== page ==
There were a series of events that occurred in my life. My sister was diagnosed with breast cancer, and my mother cared for a long-term boyfriend who had cancer. My mother received recommendations from the doctors that anyone who has these diagnoses really, really must stick to organic food almost exclusively. My mother began to warn the rest of us, “You really have to start to eat well.” Then I became pregnant, which of course is another real motivator, and I began to hear from my other very aware friends that while you are pregnant, you really have to be careful about what you eat. One of the most important things is that you have to eat organic foods, both produce and meat. So I began to do that, and then of course once you have a baby, you have to feed both the baby and yourself.
So as far as food is concerned, I really became very conscientious about purchasing organic food pretty much exclusively, and then, of course, becoming more aware of which foods to purchase. Certain fruits and vegetables absorb pesticides and chemicals. With meat, it’s very important because in any meat that is down the food chain, the accumulation of chemicals is going to be much greater.
I also did a renovation of the house prior to the birth of my daughter. I began to do research about wares that are prepared specifically for the use of humans, yet that aren’t going to damage your health. Even when I purchase towels, curtains, bedding, one of the things I have found is that I can either buy organic products or can get hand-me-downs, which have been washed many times. We bought for our daughter an organic cotton and wool mattress. Those are the kinds of things that really have impacted my life.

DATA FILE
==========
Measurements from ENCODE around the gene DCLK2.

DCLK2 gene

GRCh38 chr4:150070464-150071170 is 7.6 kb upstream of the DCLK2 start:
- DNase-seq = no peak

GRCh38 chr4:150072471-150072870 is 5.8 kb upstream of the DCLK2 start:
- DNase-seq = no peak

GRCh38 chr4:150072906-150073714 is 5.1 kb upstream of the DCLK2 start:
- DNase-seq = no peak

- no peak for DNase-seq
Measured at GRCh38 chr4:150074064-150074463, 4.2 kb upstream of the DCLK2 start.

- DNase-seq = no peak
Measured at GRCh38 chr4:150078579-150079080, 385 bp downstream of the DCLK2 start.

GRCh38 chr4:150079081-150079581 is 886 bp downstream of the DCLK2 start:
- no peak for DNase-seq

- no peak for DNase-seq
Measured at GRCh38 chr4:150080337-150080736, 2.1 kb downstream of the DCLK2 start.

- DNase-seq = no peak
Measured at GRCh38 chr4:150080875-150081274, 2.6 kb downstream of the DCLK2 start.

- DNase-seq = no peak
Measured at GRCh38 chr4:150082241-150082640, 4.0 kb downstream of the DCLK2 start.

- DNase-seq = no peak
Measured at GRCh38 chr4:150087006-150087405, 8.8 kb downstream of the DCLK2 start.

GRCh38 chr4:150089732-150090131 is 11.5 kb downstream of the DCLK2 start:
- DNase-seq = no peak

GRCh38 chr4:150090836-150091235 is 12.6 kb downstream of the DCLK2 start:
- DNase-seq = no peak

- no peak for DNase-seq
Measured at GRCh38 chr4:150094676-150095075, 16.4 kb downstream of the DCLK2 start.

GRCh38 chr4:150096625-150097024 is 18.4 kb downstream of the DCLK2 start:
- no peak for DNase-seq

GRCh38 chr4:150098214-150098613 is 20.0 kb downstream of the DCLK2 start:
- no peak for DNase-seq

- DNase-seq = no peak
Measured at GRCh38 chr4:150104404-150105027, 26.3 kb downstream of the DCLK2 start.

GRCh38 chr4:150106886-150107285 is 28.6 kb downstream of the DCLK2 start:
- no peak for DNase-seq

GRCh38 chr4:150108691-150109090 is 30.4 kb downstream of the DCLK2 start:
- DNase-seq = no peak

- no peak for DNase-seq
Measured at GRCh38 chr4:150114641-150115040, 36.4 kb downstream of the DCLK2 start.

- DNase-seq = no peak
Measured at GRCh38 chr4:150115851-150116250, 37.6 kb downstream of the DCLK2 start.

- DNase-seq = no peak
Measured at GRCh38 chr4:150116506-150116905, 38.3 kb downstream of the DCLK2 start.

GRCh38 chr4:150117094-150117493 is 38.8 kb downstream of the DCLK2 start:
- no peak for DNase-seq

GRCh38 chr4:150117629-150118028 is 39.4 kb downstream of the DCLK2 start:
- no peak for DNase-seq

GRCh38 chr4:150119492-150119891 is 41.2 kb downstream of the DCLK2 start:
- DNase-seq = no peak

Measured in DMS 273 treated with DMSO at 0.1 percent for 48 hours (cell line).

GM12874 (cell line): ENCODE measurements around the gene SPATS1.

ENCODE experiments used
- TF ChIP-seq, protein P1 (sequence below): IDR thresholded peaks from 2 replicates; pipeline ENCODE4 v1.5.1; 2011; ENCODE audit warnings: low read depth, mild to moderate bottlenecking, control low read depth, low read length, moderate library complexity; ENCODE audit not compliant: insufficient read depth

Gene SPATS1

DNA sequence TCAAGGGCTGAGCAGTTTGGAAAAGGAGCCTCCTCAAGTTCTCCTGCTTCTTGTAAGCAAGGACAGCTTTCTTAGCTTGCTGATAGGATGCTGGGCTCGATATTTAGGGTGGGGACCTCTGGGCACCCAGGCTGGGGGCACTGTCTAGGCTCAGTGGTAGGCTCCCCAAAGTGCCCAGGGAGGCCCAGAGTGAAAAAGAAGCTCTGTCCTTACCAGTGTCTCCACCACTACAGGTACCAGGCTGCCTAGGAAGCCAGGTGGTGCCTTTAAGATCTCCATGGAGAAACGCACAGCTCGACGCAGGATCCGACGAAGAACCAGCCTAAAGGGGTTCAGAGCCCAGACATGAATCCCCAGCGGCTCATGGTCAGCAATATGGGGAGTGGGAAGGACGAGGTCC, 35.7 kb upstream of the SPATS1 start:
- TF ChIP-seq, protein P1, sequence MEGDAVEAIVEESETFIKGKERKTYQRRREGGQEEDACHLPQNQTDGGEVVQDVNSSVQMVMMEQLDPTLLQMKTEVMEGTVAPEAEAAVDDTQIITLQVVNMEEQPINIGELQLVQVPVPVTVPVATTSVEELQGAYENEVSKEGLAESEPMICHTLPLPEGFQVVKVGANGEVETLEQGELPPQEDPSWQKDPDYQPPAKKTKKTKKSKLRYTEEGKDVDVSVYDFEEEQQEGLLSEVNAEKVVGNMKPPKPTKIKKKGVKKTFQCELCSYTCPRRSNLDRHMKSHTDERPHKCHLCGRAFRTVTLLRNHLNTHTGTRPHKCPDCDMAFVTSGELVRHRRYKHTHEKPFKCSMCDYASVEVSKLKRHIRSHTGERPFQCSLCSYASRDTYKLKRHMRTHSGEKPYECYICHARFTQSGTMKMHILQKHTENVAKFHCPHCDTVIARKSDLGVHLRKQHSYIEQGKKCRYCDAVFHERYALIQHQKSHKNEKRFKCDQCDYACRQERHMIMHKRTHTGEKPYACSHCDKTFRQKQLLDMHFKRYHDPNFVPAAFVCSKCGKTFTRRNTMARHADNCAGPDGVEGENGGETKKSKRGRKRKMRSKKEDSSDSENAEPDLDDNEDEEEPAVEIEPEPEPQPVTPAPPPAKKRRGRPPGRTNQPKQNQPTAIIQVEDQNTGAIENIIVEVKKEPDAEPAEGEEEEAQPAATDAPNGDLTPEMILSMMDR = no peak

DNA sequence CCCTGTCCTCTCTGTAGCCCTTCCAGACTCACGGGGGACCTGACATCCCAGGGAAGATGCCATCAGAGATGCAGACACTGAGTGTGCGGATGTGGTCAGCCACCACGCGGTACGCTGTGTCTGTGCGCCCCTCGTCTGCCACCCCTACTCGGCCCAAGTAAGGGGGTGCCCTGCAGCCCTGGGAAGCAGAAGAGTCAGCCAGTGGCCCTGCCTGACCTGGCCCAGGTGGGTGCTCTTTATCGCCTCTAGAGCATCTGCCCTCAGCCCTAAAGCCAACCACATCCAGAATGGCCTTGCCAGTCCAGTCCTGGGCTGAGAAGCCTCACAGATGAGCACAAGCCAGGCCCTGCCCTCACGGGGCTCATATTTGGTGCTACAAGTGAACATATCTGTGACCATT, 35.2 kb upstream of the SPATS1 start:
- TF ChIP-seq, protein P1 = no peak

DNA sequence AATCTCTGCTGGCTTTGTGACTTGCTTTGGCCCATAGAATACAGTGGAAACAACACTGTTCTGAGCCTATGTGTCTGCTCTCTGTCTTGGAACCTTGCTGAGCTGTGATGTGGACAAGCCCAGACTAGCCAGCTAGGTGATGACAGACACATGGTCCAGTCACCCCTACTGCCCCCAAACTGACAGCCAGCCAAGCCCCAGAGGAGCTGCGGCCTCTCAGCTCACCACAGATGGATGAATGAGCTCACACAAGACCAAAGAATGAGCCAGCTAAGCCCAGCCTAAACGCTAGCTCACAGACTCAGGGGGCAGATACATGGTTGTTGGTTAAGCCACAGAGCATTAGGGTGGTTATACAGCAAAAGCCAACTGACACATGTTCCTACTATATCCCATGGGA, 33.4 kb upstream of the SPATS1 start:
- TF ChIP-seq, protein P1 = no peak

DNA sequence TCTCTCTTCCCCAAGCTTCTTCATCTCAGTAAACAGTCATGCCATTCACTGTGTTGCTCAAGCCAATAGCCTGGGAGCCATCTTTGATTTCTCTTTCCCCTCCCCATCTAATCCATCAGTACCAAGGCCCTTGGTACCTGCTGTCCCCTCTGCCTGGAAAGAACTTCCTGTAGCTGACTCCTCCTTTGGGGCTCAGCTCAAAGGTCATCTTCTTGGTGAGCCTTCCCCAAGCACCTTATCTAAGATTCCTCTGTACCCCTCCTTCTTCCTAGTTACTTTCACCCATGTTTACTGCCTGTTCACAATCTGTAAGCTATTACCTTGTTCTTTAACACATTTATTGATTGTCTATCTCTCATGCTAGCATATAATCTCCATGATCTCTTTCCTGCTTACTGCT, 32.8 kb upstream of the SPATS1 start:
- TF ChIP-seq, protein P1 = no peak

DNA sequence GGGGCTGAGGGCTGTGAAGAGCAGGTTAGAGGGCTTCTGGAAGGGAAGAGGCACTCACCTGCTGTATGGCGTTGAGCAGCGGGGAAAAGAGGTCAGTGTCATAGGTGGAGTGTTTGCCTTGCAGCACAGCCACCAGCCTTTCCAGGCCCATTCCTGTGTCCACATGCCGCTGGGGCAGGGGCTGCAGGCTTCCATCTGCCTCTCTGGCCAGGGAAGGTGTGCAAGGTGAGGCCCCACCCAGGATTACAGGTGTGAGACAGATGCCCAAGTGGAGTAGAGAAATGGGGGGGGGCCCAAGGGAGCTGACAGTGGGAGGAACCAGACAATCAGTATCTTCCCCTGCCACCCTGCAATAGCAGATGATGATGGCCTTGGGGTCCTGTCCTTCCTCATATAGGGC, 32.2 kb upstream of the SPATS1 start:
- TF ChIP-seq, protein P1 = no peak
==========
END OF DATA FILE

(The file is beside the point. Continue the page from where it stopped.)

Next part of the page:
What else are you concerned about when making purchasing decisions?
I’m not only worried about my daughter’s development, which I think is one of the main concerns of consumers, but I’m also concerned about the total impact I have. When my daughter was born, I used cloth diapers; there is still a big question about cloth diapers since a lot of energy is used to heat the diapers to clean them and then they also require bleach. A large use of energy is involved in that particular process. What I can do to circumvent this energy drain is to use a product called the gDiaper that is being marketed out of Portland. It has a durable cover with a disposable insert that soaks up the waste. You can throw it into the toilet and it goes through the sewer system, which is quite a bit less of an impact than using cloth or disposal diapers.
Is there anything you wish that conscious capitalists could do a better job with when they create products for the progressive market space that is important to you?
These products would be much more attractive if the prices were lower. . . Currently these products are more expensive. I do think for a business person who wants to start a business that appeals to the green marketing niches, they need to think seriously about family demographics and not only about products that appeal to that market, but also about the price point and how non-green competition fits into that price point.